The neurobiological basis of the high prevalence of affective disorders in women is not well understood. One potential mechanism for sex-dependent modification of affective behaviors is an interaction with genetic risk factors. Brain-derived neurotrophic factor (BDNF) has been shown to exert sexually dimorphic effect on affective behaviors. We propose to explore the effect of a potential interaction between a common single nucleotide polymorphism in the BDNF gene, the Val66Met polymorphism, and sex on synaptic function in the infralimbic medial prefrontal cortex. The BDNF Val66Met polymorphism has been implicated in cognitive dysfunctions and several neuropsychiatric disorders including anxiety and depression. Also, this polymorphism is known to modify brain functions in a sex-dependent manner. BDNFMet/Met mice, a variant BDNF Val66Met knock-in mouse, showed anxiety-like behavior and deficit in fear extinction, a form of inhibitory learning that suppresses a previously learned fear. BDNFMet/Met mice also showed a sex-dependent modification of glutamatergic neurotransmission in the infralimbic medial prefrontal cortex. The BDNF Val66Met is known to interact with estradiol and alter brain function. Therefore, we hypothesize that the Val66Met polymorphism exacerbates deficits in IL-mPFC synaptic function by its interaction with estradiol. We will test this hypothesis by analyzing glutamatergic synaptic transmission in the IL-mPFC layer V pyramidal neurons from male and female [proestrus (high-estradiol), diestrus (low-estradiol) and ovariectomized] BDNFMet/Met and wild-type mice. In addition to the effect on synaptic function, the Val66Met could affect intrinsic properties of IL-mPFC neurons in a sex-specific fashion. Therefore, we will also study whether an interaction between Val66Met and estradiol modifies intrinsic properties of the IL-mPFC layer V pyramidal neurons. By undertaking this study, we expect to understand the interaction of BDNF Val66Met polymorphism and sex in the IL-mPFC and its involvement in sexual dimorphism in affective behaviors.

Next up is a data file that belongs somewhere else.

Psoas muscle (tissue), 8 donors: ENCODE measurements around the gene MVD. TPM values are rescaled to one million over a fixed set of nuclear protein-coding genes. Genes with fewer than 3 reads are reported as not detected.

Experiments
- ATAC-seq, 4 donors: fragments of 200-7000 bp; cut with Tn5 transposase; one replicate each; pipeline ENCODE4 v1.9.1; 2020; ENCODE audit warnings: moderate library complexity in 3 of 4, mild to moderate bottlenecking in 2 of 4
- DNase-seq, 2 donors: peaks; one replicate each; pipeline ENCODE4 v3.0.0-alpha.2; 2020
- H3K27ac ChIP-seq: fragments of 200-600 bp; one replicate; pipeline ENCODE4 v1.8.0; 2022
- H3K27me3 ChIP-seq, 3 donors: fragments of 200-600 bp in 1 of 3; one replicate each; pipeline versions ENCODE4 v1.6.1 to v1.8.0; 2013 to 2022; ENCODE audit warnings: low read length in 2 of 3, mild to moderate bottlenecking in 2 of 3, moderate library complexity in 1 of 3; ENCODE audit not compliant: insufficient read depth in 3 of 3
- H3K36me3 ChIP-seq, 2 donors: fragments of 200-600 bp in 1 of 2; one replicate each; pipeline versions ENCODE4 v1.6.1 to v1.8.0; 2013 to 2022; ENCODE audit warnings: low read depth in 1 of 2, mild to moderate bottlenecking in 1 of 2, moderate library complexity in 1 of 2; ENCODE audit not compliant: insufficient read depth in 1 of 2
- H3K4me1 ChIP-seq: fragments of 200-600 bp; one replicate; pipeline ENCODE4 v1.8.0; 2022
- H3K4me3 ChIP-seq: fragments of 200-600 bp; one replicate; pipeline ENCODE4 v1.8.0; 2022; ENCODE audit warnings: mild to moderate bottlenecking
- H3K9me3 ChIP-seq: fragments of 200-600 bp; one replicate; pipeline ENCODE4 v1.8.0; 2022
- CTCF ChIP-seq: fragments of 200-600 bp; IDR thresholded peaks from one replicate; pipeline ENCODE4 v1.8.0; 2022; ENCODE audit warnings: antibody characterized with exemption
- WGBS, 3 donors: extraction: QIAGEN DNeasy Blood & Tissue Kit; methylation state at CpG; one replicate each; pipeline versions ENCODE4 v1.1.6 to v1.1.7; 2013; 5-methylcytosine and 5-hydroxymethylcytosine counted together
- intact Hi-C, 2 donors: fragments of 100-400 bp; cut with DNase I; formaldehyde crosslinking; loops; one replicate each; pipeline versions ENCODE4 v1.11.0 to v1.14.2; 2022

The prevalence of affective disorders is approximately twice in women compared to men. However, the neurobiological basis of this sex-dependent effect is unknown. In the current proposal, we will investigate the effect of interaction between a common single nucleotide polymorphism in the BDNF gene and sex on synaptic function in the infralimbic medial prefrontal cortex, a brain region believed to be involved in the regulation of affective behaviors.
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